Over the past few months, Beijing has released several plans laying out its vision for the country's economic future. China's twelfth Five-Year Plan, approved in March, and a follow-up plan released late last month by the National Development and Reform Commission, reveal a national strategy with several worrying developments for multinational corporations.
The economic blueprints focus on seven "Strategic Emerging Industries" that Beijing aims to dominate on a global level: alternative energy, biotechnology, new-generation information technology, high-end equipment manufacturing, advanced materials, alternative-fuel cars, and new energy technologies. Global firms that compete in everything from hydropower to flat panel display technology will have to account for stronger Chinese competition. And for countries, such as Japan and Korea, with hopes of having their domestic firms lead these industries, these new Chinese plans may necessitate revamping their policies of state assistance for corporations.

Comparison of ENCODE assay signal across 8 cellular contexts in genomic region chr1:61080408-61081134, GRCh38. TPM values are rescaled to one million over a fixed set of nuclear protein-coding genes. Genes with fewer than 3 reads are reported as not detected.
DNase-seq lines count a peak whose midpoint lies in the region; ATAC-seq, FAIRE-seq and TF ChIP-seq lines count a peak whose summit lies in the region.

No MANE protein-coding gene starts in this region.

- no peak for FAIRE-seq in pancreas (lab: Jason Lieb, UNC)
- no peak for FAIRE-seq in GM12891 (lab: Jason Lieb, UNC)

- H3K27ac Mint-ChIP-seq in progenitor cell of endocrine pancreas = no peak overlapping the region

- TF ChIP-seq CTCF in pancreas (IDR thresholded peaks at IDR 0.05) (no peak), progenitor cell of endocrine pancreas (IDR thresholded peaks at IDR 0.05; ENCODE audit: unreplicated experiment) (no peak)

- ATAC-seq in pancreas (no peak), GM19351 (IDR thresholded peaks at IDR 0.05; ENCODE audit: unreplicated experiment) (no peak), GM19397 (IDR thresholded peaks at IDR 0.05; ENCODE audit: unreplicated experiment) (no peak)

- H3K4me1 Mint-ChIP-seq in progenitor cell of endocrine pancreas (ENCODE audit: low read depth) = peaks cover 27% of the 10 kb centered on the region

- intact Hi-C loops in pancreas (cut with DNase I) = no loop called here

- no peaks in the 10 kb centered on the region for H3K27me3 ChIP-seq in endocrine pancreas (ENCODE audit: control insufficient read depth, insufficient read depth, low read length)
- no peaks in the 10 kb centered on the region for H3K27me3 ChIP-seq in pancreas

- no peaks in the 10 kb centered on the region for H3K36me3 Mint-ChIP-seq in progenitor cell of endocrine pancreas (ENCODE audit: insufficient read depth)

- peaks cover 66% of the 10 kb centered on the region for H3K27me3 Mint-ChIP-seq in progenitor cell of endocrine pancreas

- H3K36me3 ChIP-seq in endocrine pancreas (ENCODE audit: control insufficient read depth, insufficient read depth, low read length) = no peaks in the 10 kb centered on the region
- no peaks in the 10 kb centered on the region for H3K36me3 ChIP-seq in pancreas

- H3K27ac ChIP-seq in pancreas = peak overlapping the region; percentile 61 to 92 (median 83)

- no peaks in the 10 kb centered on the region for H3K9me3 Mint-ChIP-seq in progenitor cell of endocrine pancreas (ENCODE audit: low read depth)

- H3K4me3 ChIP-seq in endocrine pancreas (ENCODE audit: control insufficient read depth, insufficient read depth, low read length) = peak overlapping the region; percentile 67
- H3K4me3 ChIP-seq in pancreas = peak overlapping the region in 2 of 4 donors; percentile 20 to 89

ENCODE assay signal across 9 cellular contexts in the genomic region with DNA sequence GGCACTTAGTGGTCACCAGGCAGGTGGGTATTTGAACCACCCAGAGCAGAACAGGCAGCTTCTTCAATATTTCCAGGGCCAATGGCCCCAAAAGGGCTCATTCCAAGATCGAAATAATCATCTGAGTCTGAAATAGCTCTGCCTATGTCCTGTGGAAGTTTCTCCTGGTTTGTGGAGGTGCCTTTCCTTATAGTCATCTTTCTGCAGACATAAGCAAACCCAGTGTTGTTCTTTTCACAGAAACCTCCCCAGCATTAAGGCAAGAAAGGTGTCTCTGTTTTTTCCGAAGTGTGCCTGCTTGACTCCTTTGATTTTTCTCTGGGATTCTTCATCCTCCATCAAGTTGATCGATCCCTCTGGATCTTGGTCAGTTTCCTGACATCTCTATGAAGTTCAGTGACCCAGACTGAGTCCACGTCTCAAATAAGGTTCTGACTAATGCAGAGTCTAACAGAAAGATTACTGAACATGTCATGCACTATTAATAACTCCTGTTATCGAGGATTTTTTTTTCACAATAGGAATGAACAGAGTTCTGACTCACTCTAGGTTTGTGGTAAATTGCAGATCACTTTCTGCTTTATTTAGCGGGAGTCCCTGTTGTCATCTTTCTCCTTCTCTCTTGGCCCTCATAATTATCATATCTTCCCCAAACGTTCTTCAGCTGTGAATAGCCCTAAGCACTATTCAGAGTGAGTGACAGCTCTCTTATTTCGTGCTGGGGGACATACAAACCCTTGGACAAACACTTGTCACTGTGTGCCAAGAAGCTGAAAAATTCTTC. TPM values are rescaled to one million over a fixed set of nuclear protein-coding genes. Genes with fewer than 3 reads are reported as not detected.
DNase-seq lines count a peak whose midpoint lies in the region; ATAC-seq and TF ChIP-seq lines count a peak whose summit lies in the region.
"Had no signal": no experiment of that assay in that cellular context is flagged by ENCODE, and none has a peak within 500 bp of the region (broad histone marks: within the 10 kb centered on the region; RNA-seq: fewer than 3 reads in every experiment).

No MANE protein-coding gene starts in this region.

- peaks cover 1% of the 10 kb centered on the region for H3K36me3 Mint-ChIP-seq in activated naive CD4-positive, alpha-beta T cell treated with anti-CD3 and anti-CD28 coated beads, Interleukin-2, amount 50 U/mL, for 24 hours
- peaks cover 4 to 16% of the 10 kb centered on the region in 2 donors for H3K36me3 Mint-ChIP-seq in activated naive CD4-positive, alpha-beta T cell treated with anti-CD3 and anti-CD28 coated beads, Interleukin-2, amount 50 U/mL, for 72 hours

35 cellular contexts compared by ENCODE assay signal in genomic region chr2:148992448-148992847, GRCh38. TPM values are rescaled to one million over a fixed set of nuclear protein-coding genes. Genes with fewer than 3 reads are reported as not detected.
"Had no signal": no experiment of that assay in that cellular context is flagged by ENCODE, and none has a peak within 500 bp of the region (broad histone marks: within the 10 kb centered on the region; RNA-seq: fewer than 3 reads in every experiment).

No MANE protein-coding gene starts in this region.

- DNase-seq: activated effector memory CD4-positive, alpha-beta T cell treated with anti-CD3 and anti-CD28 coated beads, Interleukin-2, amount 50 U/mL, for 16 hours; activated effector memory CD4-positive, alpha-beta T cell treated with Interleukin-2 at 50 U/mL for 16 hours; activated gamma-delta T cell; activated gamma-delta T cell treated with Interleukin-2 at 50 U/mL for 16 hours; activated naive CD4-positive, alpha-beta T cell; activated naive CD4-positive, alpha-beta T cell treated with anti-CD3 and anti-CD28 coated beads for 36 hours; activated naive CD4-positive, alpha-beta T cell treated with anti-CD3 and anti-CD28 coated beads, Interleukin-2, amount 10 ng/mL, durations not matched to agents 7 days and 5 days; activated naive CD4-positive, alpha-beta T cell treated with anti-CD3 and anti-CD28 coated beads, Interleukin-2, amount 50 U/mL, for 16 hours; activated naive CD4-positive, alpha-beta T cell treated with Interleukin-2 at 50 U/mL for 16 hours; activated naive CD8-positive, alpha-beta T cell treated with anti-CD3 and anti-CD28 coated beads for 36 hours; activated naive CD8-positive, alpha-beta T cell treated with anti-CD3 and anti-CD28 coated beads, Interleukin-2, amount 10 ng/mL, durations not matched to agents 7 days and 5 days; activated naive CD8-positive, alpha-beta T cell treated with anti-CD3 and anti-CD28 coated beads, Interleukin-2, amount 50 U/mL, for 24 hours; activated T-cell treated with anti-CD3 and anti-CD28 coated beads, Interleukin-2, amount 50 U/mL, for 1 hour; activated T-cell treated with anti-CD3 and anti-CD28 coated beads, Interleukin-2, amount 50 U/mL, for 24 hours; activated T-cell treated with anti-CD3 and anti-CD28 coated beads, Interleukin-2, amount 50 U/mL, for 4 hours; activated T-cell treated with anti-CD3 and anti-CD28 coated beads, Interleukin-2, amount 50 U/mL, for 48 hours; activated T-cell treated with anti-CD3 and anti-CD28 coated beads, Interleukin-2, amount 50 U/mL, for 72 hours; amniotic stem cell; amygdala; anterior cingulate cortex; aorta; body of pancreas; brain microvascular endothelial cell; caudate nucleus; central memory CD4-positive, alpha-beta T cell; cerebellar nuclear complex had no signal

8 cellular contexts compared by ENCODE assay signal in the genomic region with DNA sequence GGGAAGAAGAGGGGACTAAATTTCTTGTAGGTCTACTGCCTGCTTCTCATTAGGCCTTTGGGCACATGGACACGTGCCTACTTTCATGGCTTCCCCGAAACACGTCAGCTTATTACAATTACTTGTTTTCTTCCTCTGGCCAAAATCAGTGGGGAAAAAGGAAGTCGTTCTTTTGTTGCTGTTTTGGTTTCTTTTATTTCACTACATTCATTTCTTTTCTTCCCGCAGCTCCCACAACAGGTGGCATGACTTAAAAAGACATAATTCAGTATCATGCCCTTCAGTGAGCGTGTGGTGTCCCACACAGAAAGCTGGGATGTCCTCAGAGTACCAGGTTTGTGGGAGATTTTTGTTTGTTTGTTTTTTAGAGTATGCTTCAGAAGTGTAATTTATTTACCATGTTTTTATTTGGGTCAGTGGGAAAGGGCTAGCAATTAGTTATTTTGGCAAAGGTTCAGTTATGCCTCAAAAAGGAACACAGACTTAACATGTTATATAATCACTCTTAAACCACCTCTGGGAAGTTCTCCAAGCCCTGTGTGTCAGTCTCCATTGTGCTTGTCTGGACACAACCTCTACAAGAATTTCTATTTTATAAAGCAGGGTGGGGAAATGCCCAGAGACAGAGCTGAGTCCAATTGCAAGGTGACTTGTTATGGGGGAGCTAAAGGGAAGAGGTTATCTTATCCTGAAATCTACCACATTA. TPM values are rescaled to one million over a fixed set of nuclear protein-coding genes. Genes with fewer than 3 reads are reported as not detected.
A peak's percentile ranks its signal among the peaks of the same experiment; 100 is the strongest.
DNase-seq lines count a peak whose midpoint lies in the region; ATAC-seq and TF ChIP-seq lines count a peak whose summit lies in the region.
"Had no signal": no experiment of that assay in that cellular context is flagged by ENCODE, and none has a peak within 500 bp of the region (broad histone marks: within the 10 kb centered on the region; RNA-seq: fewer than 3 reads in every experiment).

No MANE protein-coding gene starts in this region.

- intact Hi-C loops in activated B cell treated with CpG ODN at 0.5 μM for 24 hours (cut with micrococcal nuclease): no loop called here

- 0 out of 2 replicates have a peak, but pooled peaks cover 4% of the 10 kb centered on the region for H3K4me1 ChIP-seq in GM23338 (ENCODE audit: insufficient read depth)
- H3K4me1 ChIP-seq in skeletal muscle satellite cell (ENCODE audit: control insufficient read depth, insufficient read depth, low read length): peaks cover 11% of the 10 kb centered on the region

To support its strategic industries, Beijing is set to provide accommodating fiscal, tax, and financial policies as well as to "reasonably guide mergers and acquisitions to increase manufacturing industry concentration," according to the published plans. This includes roughly $1.5 trillion in government spending (almost 5 percent of GDP) annually, the goal of which is to grow the strategic industries' contribution to China's growth from less than 5 percent today to 15 percent by 2020. In other words, China plans to triple the role that these high tech industries play in its economy. By 2020, Standard Chartered estimates that China's economy will reach $25 trillion. At these levels, China intends that $3.75 trillion, or roughly the equivalent of Germany's annual GDP, will come from its seven strategic industries.